PROVIDENCE R.I. (WPRI) – If you were a recipient of a Pell Grant, you may have Susan Rice’s mother to thank.
During a talk at Brown University Wednesday night, Rice – who served as President Obama’s national security advisor as well as his ambassador to the United Nations — described how her mother was initially denied a college scholarship she earned as a high school valedictorian because she was black.
Lois Rice was eventually granted the benefit to attend Radcliffe College after her principal and debate coach appealed to the school. If their lobbying hadn’t happened, the elder Rice would not have been able to attend school. After that she pushed for legislation that created a subsidy to help lower-income students attend college.
“She was known as the mother of the Pell Grant,” Susan Rice said, referring to the grant named after Claiborne Pell, the late U.S. senator from Rhode Island.
“That commitment to service and to doing for people beyond yourself and your own family, that was deeply steeped in me from my mom’s side of the family,” Rice said.
Rice spoke to a near-capacity crowd in an auditorium at Brown. The talk was put on by the university’s Taubman Center for American Politics and Policy. Her book, “Tough Love: My Story of the Things Worth Fighting For,” was released last month.
In the 90-minute talk, Rice detailed her upbringing and her foreign policy work in the Clinton and Obama administrations, noting now “not much remains” from the work that was done then. She noted President Trump’s recent break from the Paris Climate Accord, the withdrawal of troops from Syria in the fight against ISIS, and the abandonment of the Iran nuclear deal.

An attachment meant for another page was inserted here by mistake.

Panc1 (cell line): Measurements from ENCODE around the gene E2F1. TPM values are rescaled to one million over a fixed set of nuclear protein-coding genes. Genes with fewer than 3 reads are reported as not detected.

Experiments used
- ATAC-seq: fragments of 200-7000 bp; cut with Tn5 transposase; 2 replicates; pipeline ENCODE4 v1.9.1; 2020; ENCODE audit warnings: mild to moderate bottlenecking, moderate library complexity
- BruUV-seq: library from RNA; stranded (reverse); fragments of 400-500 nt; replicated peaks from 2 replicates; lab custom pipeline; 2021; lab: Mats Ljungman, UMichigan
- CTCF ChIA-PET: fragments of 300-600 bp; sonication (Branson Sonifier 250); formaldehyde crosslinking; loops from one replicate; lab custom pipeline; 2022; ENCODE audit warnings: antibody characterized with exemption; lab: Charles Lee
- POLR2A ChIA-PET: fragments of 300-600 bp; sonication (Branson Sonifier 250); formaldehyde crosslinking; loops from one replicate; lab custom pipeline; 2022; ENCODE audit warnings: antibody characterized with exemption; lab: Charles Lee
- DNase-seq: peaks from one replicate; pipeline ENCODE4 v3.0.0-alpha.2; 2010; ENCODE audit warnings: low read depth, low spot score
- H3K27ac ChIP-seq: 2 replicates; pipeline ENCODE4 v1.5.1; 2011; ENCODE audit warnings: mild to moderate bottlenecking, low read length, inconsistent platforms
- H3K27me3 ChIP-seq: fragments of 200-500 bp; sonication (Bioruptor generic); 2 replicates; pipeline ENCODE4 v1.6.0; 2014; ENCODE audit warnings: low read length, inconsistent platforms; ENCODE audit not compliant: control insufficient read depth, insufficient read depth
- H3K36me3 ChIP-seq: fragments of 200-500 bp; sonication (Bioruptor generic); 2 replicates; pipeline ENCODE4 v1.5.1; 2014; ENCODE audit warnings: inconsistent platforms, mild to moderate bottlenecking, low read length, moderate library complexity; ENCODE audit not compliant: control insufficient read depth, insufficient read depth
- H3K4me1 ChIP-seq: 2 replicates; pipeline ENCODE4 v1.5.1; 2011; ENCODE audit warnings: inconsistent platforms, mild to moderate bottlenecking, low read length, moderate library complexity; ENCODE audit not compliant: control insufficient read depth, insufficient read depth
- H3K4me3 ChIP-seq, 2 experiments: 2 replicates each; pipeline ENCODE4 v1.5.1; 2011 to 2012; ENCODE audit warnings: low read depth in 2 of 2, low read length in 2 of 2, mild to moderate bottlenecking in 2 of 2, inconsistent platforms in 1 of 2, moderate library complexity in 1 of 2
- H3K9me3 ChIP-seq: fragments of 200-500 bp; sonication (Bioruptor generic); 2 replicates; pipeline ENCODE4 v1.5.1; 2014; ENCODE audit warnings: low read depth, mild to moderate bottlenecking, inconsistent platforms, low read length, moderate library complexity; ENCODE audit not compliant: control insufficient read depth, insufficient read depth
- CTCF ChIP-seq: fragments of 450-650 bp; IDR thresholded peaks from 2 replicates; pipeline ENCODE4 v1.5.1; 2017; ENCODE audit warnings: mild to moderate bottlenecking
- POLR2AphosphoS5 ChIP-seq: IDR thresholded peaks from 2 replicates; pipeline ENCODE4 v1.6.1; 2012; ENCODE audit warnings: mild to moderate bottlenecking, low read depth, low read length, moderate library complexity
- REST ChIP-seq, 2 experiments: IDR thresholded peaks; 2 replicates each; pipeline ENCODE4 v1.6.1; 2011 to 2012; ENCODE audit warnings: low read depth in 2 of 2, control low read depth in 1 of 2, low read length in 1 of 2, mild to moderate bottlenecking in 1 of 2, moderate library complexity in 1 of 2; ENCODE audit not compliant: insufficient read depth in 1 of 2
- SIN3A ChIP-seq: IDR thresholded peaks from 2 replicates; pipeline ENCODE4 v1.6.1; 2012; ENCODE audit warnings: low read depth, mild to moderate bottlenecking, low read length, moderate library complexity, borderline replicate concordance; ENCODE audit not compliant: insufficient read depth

“Policy-making is under siege right now,” she said. “It’s troubling to me because there’s no policy rationale or strategy behind each of these issues. It was simply to undo what was done.”
Rice said the national security decision-making infrastructure right now is completely broken, arguing that “the president seems to take only his own counsel, with uncertain motivations.”
Rice said the world sees that “we cannot get any damn thing done in Washington. Not even the stuff we pretend to agree on.”
“Our adversaries, chiefly Russia but not limited to Russia, understand very well we have these extreme divisions,” Rice said. “They figured out they can weaken us so effectively. They can cause us to undermine our own strategic leadership and our own democracy.”
Adversary countries do so no just by “trying to mess” with elections every two years, Rice said, but by disseminating misinformation through social and traditional media, “and they’re very good at it.”
The efforts are “causing us to disintegrate within, and never having to fire a bullet to do it,” she said.
But it’s not all doom and gloom. Rice told the crowd, “It’s not the end of the world everybody. Chill out.”
“We have been through much worse than this before and come through,” she said, rattling off dark moments in U.S. history from the Civil War to McCarthyism and the violent clashes during the civil rights movement.
“We have the capacity to grow and to heal and improve upon ourselves,” Rice said. “Thus far no one has ever won by betting against the U.S.’s long-term capacity to grow and heal and renew itself. And I believe it would be foolish to start now.”